The risk of death in the two physical activity groups was compared to the reference group, which included participants who reported a high level of exercise during both surveys.
Analyses were also adjusted for factors that influence prognosis:
- Blood pressure
- Body mass index (BMI)
- Education level
Unlike volunteers in the reference group, participants who were inactive in both 1984-1986 and 2006-2008 had twice the risk of premature death and a 2.7-fold greater risk of dying from cardiovascular disease.
Compared to the reference group, participants with moderate activity at both time points had a 60 percent and 90 percent greater risk of all-cause and cardiovascular deaths, respectively.
Exercising consistently is key
Dr. Trine Moholdt, a study author from the Norwegian University of Science and Technology at Trondheim, Norway, explained that to reap the maximum health benefits of physical activity and prevent premature all-cause and cardiovascular death, people must be physically active consistently.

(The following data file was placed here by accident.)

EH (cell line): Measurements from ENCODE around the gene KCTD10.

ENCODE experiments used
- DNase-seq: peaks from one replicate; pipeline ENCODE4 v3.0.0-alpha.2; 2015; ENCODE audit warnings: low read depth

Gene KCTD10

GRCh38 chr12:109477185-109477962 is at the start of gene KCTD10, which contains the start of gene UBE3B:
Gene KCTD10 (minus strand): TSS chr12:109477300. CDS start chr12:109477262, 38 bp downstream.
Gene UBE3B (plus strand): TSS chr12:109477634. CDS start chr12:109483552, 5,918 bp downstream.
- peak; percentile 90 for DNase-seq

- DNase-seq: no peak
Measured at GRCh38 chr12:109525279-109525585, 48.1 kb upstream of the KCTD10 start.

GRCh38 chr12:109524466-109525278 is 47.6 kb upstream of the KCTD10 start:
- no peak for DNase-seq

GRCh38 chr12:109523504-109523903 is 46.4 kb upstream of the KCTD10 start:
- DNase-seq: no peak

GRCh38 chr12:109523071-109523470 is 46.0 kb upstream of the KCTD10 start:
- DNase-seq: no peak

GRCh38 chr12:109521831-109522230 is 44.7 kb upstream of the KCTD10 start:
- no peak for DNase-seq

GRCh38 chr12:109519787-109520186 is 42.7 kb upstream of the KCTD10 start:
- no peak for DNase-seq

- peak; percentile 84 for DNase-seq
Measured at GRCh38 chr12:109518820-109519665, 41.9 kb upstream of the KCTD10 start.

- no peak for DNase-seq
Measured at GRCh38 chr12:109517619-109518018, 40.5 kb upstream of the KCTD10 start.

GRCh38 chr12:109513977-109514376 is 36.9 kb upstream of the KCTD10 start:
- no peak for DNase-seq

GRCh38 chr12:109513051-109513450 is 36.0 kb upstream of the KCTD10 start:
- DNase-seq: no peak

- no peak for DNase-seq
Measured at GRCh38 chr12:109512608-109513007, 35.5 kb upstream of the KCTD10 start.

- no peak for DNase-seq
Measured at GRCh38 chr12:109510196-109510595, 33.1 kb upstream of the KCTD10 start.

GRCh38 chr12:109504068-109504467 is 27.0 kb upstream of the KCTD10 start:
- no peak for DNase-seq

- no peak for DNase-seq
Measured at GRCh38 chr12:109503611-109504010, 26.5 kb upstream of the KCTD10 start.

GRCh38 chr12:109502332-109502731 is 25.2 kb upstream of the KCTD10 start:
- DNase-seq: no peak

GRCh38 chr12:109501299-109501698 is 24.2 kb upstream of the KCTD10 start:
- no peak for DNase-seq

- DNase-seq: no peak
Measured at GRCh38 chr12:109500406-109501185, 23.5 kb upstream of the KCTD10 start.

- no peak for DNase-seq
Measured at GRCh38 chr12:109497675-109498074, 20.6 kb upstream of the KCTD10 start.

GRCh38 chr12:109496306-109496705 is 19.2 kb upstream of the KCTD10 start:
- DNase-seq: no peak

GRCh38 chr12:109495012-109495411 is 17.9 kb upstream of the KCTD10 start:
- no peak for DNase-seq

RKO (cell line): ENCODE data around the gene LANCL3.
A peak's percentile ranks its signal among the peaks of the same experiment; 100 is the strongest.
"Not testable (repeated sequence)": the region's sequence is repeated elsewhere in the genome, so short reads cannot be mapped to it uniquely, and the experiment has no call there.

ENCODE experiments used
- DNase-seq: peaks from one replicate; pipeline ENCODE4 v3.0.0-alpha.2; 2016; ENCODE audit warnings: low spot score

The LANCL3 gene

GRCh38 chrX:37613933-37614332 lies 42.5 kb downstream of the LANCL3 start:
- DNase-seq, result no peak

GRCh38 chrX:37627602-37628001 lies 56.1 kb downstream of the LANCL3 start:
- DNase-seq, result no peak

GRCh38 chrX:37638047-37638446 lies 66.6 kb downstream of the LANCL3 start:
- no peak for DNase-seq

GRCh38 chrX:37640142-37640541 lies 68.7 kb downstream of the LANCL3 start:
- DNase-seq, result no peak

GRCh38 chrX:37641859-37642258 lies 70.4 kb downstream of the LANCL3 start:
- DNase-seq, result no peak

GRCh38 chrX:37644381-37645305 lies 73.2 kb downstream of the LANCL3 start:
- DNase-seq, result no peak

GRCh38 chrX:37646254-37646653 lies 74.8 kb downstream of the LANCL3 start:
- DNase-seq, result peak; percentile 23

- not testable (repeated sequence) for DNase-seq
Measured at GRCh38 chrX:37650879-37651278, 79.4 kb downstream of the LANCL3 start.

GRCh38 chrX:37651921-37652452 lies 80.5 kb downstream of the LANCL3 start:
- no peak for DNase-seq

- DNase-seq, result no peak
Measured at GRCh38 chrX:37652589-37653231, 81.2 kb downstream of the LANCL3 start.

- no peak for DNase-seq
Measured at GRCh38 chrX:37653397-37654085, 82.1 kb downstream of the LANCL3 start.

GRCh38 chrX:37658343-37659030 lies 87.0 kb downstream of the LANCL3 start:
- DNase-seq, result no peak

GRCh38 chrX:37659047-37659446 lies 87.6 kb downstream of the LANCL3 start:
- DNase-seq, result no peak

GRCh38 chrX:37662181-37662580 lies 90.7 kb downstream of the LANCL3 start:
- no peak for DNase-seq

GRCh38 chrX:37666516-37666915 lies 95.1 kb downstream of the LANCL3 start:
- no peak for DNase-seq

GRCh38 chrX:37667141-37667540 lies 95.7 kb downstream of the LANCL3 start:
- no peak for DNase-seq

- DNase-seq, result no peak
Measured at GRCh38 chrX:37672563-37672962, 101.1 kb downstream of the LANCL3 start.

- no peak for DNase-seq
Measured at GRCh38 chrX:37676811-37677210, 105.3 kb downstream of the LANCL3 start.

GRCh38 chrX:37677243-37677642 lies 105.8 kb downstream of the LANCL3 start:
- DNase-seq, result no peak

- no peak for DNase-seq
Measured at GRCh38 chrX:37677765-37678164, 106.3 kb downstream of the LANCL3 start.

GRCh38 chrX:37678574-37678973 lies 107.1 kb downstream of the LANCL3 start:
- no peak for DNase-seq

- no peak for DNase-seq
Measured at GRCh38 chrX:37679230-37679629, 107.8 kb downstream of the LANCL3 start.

Moholdt noted that even if you had a sedentary lifestyle, you can still reduce your risk by exercising later in life. Adults should have at least 150 minutes of moderate-intensity exercise a week or 75 minutes of vigorous-intensity aerobic physical activity a week to effectively boost their overall well-being.
But these numbers aren’t set in stone, said Moholdt. She added that even exercise below the recommended levels will offer some benefits.
Instead of focusing on how much you’re exercising, Moholdt suggests setting goals to be more physically fit. Consult a trusted physician for activities that suit your health condition.
Even smaller amounts of activity can help you be more physically fit, as long as your workout “makes you breathe heavily.” (Related: If you have an 8-hour desk job, exercise for 30 minutes daily to significantly improve your health.)